Great Barrier Reef Faces Bleaching Crisis: Aerial Surveys Initiated

The Great Barrier Reef, the planet’s largest coral reef system, is under scrutiny as the management authority gears up for comprehensive aerial surveys. The decision is followed by helicopter observations that have revealed widespread coral bleaching, particularly in the reef’s southern regions. Reports from The Guardian highlight bleaching occurrences stretching over 1,100 kilometres, from Lizard Island in the north to the Keppel Islands in the south, stoking fears of a potential seventh mass bleaching event.

Recent helicopter surveys covering both inshore and offshore reefs off Queensland’s coast have shown bleaching to be both extensive and uniformly distributed across the 48 reefs examined. According to Dr Mark Read, the authority’s director for reef health, the majority of corals are exhibiting signs of heat stress, manifesting as either a whitening or a fluorescent response, a defence mechanism against temperature increases. Bleaching, a result of corals enduring prolonged exposure to hot waters, poses significant risks to coral health, including increased susceptibility to disease and impaired reproductive abilities. However, recovery is possible under milder conditions and with a subsequent drop in water temperatures.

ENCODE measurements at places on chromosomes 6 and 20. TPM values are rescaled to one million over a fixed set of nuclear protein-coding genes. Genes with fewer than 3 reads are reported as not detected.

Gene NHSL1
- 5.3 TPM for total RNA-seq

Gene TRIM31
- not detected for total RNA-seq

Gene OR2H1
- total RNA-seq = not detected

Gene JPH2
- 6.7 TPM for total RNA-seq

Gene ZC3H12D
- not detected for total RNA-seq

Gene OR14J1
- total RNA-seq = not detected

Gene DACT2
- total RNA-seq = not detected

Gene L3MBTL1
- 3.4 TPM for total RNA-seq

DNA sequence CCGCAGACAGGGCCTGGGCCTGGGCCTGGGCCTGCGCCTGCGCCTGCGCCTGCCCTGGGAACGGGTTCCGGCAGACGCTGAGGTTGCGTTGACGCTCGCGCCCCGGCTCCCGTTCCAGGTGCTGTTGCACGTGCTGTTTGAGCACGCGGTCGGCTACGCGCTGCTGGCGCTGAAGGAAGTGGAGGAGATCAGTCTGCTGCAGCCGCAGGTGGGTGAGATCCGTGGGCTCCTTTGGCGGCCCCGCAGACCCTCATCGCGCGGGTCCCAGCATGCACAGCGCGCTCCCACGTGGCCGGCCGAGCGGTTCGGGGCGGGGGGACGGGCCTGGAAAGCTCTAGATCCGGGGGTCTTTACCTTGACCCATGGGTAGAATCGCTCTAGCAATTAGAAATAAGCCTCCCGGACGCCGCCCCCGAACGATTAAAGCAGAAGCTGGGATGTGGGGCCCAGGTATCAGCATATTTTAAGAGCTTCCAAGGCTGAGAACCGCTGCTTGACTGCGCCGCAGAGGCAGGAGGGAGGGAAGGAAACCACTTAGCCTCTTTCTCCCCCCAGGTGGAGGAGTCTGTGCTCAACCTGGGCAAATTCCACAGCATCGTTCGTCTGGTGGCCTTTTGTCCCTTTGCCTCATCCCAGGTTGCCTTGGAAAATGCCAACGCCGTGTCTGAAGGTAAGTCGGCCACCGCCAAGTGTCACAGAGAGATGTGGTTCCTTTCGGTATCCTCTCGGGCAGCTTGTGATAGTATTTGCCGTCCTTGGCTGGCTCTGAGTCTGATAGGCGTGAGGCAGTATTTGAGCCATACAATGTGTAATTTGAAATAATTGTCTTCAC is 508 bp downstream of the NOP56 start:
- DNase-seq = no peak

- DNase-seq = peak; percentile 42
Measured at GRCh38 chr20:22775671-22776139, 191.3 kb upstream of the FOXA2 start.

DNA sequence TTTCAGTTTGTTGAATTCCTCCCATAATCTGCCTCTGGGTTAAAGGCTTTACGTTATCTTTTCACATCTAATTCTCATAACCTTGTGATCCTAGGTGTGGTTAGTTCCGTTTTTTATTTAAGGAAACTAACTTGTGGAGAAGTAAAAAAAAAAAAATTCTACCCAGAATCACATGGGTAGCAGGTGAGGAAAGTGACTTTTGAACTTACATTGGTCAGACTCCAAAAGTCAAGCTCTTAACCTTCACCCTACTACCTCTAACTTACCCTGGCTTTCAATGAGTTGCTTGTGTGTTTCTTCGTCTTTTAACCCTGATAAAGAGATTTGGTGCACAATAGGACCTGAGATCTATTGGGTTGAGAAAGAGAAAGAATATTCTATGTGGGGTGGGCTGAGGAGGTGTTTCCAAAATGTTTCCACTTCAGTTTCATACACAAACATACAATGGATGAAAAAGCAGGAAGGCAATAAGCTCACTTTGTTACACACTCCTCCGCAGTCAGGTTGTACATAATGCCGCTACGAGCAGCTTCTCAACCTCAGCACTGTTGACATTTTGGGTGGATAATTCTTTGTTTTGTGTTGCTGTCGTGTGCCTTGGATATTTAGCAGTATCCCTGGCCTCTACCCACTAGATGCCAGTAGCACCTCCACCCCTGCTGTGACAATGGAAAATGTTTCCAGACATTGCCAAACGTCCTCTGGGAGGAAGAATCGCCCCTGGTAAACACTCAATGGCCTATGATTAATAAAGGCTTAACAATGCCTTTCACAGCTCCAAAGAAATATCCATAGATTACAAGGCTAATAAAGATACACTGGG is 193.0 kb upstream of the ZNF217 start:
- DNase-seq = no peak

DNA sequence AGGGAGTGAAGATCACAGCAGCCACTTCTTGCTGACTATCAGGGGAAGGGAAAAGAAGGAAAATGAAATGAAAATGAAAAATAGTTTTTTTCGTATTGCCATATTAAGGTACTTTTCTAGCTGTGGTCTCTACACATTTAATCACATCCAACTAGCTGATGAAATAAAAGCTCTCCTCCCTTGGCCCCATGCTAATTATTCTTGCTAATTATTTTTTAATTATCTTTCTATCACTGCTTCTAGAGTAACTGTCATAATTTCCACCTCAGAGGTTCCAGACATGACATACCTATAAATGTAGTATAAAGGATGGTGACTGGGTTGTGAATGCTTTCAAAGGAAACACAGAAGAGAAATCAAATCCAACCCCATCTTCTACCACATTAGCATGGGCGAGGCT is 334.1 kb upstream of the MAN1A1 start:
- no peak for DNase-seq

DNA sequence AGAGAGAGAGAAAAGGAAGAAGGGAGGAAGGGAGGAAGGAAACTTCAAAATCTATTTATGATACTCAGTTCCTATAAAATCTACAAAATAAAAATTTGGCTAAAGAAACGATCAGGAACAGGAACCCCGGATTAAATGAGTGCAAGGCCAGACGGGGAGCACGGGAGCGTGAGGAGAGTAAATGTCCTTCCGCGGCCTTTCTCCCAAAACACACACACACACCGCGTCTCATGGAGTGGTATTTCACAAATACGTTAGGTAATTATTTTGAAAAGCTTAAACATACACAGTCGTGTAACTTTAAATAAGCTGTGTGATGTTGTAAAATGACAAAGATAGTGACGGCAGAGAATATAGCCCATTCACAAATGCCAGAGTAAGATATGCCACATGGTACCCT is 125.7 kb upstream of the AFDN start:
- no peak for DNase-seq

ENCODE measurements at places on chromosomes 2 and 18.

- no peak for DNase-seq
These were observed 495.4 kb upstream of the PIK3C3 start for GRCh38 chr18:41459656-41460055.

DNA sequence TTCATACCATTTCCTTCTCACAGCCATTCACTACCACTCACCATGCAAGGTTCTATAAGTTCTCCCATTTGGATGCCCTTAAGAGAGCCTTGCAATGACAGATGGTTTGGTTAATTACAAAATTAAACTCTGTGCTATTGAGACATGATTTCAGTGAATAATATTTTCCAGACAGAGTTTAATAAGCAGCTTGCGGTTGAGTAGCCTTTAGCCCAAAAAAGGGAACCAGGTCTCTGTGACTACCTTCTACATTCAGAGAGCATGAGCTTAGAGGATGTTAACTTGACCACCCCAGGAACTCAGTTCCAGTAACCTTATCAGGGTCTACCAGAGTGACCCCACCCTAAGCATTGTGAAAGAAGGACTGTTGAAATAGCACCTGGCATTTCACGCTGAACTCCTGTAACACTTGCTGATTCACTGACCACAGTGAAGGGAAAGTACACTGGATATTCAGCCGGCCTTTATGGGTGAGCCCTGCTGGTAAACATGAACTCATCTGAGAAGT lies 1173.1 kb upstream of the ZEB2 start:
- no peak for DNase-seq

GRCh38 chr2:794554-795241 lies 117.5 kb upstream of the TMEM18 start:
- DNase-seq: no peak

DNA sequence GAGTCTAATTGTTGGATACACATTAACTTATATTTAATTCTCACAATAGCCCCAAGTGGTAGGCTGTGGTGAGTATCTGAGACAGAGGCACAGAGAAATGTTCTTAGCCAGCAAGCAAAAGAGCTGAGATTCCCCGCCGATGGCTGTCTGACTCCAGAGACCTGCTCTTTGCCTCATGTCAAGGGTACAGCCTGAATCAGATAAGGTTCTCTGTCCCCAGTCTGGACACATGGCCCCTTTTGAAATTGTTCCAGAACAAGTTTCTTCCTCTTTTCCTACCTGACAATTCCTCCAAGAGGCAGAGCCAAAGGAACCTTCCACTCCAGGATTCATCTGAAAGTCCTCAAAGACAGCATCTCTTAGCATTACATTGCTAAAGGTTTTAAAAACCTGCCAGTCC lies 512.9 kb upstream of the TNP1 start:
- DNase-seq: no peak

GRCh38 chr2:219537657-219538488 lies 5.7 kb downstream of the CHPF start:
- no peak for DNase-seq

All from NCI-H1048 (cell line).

The surveys, focusing on areas like the Keppel Islands, Gladstone, and the Capricorn Bunkers, have already noted limited bleaching in regions north of Mackay and the Whitsunday Islands as well. Dr Neal Cantin, a senior research scientist from the Australian Institute of Marine Science, reported clear visibility of bleached corals from the air, even at depth. As the southern section shows the most significant impact, reports from other reef areas confirm that no region is immune, underscoring the urgent need for action to protect this marine biodiversity hotspot from escalating climate challenges. Read More

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Picture Credit: Devin Rowell

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